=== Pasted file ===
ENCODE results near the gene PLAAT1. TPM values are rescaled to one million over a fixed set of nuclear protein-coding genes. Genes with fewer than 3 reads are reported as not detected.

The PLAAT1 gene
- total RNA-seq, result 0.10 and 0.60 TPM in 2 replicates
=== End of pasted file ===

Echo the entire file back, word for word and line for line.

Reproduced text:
ENCODE results near the gene PLAAT1. TPM values are rescaled to one million over a fixed set of nuclear protein-coding genes. Genes with fewer than 3 reads are reported as not detected.

The PLAAT1 gene
- total RNA-seq, result 0.10 and 0.60 TPM in 2 replicates